The Neural Representations Lab

Genela Morris

For humans and animals to behave adaptively in their environment, they must learn the consequences of different actions with very limited feedback. Often, this feedback, in the form of reward or punishment, is unreliable because it does not always appear. Even if reward (or punishment) does arrive, it is usually so delayed that it becomes very difficult to know which of the many actions that have been performed was rewarded. And yet, both animals and humans are astonishingly good at this job.
The theoretical and experimental field of reinforcement learning studies deals with learning to predict future rewards and punishments, and with the best behavior given this prediction.

This job is further complicated by the need to find the correct goldilocks balance between specificity of the learnt task and generalization over different contexts. To quote Heraclitus, you cannot step into the same river twice. Obviously, even the most efficient reinforcement learning would be completely useless if it would involve finding the correct action to perform in the very unique circumstances that the problem was first encountered. On the other hand, the behavior learned by a pilgrim in the Jordan River might prove fatal in the crocodile infested Daly. Therefore, adaptive reinforcement learning first requires a correct identification of the relevant circumstances, or state representation.


Finally, world statistics (and among them the laws of reward) are not guaranteed to remain fixed, and it is therefore beneficial to embark on occasional exploratory expeditions to adjust their internal model of the world. Thus, on each occasion, a decision is taken following the chosen behavioral policy. This policy should optimally include some well-balanced mixture of exploration, for new learning and exploitation, in which previously learned best actions are performed to collect rewards.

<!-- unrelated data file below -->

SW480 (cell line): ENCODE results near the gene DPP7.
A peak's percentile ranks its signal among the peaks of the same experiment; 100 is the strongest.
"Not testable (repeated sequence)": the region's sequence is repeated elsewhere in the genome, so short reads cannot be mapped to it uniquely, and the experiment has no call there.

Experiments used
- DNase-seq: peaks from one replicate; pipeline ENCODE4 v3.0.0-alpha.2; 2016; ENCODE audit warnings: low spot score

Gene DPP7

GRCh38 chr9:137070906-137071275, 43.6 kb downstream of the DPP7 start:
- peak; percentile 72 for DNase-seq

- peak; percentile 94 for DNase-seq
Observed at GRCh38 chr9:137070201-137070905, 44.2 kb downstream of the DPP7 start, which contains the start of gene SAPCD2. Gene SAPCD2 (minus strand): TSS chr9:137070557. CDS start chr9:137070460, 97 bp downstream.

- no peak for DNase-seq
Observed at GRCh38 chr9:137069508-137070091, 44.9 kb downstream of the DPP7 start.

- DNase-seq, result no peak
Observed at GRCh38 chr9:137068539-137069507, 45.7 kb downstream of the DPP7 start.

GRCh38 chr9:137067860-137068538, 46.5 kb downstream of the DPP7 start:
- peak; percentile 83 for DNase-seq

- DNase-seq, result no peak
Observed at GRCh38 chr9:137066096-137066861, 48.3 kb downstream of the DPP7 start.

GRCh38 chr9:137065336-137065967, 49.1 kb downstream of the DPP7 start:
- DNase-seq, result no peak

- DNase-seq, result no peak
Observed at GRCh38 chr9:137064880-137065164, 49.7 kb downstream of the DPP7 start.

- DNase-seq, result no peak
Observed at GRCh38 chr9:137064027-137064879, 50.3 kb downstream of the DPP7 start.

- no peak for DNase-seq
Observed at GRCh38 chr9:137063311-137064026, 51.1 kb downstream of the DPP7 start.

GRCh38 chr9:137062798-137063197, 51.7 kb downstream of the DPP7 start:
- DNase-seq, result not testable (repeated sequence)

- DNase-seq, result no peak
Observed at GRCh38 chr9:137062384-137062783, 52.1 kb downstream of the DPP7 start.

In our lab, we are studying the underlying neural mechanisms of these learning problems. To do this, we simultaneously record the activity of neurons in the rodent brain, and many aspects of the animal’s immediate behavior, as well as changes in environmental conditions, while the animals learn to solve difficult learning tasks. Synchronization of the neural signals, the behavior and the world allows us to learn how environmental variables are incorporated to affect behavior, and how these processes are implemented in the appropriate neural circuits. In different projects we study neural representation in the hippocampus, striatum, cortex and midbrain of the animals, and how these representations result in learning.